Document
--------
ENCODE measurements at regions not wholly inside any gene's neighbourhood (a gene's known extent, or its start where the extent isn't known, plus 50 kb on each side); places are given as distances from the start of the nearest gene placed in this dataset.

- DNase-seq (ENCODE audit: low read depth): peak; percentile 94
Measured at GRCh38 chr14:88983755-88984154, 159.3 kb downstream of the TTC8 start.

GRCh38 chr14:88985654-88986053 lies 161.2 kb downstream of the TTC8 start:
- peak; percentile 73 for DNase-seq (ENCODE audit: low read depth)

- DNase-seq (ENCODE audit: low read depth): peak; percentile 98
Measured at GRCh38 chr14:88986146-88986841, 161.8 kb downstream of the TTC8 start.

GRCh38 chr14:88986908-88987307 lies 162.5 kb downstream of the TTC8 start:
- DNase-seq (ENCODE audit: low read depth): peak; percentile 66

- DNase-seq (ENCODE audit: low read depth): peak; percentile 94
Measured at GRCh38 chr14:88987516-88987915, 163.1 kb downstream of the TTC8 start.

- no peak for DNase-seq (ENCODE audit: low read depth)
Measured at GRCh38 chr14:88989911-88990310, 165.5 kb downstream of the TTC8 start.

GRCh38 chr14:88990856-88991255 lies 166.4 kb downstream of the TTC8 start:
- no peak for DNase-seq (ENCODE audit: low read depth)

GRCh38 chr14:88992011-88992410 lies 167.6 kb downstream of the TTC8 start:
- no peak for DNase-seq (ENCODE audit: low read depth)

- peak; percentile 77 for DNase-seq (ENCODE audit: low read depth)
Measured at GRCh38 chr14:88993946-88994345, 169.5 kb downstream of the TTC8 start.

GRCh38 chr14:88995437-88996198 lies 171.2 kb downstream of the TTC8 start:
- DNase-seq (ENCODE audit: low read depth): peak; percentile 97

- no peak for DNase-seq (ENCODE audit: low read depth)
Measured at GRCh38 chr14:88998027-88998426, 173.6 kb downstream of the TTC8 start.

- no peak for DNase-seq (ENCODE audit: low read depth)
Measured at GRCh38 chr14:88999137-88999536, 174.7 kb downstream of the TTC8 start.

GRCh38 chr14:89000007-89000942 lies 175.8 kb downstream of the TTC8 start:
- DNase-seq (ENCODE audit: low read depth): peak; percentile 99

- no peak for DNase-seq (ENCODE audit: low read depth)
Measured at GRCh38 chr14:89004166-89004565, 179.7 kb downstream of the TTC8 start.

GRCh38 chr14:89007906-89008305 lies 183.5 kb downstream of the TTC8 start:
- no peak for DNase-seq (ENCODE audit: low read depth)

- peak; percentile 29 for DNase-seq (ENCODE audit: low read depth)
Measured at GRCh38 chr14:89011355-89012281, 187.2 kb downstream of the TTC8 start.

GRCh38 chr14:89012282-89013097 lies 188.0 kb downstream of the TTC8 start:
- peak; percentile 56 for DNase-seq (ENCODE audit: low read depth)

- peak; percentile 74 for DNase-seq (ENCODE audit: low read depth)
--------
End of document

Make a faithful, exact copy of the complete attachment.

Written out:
ENCODE measurements at regions not wholly inside any gene's neighbourhood (a gene's known extent, or its start where the extent isn't known, plus 50 kb on each side); places are given as distances from the start of the nearest gene placed in this dataset.

- DNase-seq (ENCODE audit: low read depth): peak; percentile 94
Measured at GRCh38 chr14:88983755-88984154, 159.3 kb downstream of the TTC8 start.

GRCh38 chr14:88985654-88986053 lies 161.2 kb downstream of the TTC8 start:
- peak; percentile 73 for DNase-seq (ENCODE audit: low read depth)

- DNase-seq (ENCODE audit: low read depth): peak; percentile 98
Measured at GRCh38 chr14:88986146-88986841, 161.8 kb downstream of the TTC8 start.

GRCh38 chr14:88986908-88987307 lies 162.5 kb downstream of the TTC8 start:
- DNase-seq (ENCODE audit: low read depth): peak; percentile 66

- DNase-seq (ENCODE audit: low read depth): peak; percentile 94
Measured at GRCh38 chr14:88987516-88987915, 163.1 kb downstream of the TTC8 start.

- no peak for DNase-seq (ENCODE audit: low read depth)
Measured at GRCh38 chr14:88989911-88990310, 165.5 kb downstream of the TTC8 start.

GRCh38 chr14:88990856-88991255 lies 166.4 kb downstream of the TTC8 start:
- no peak for DNase-seq (ENCODE audit: low read depth)

GRCh38 chr14:88992011-88992410 lies 167.6 kb downstream of the TTC8 start:
- no peak for DNase-seq (ENCODE audit: low read depth)

- peak; percentile 77 for DNase-seq (ENCODE audit: low read depth)
Measured at GRCh38 chr14:88993946-88994345, 169.5 kb downstream of the TTC8 start.

GRCh38 chr14:88995437-88996198 lies 171.2 kb downstream of the TTC8 start:
- DNase-seq (ENCODE audit: low read depth): peak; percentile 97

- no peak for DNase-seq (ENCODE audit: low read depth)
Measured at GRCh38 chr14:88998027-88998426, 173.6 kb downstream of the TTC8 start.

- no peak for DNase-seq (ENCODE audit: low read depth)
Measured at GRCh38 chr14:88999137-88999536, 174.7 kb downstream of the TTC8 start.

GRCh38 chr14:89000007-89000942 lies 175.8 kb downstream of the TTC8 start:
- DNase-seq (ENCODE audit: low read depth): peak; percentile 99

- no peak for DNase-seq (ENCODE audit: low read depth)
Measured at GRCh38 chr14:89004166-89004565, 179.7 kb downstream of the TTC8 start.

GRCh38 chr14:89007906-89008305 lies 183.5 kb downstream of the TTC8 start:
- no peak for DNase-seq (ENCODE audit: low read depth)

- peak; percentile 29 for DNase-seq (ENCODE audit: low read depth)
Measured at GRCh38 chr14:89011355-89012281, 187.2 kb downstream of the TTC8 start.

GRCh38 chr14:89012282-89013097 lies 188.0 kb downstream of the TTC8 start:
- peak; percentile 56 for DNase-seq (ENCODE audit: low read depth)

- peak; percentile 74 for DNase-seq (ENCODE audit: low read depth)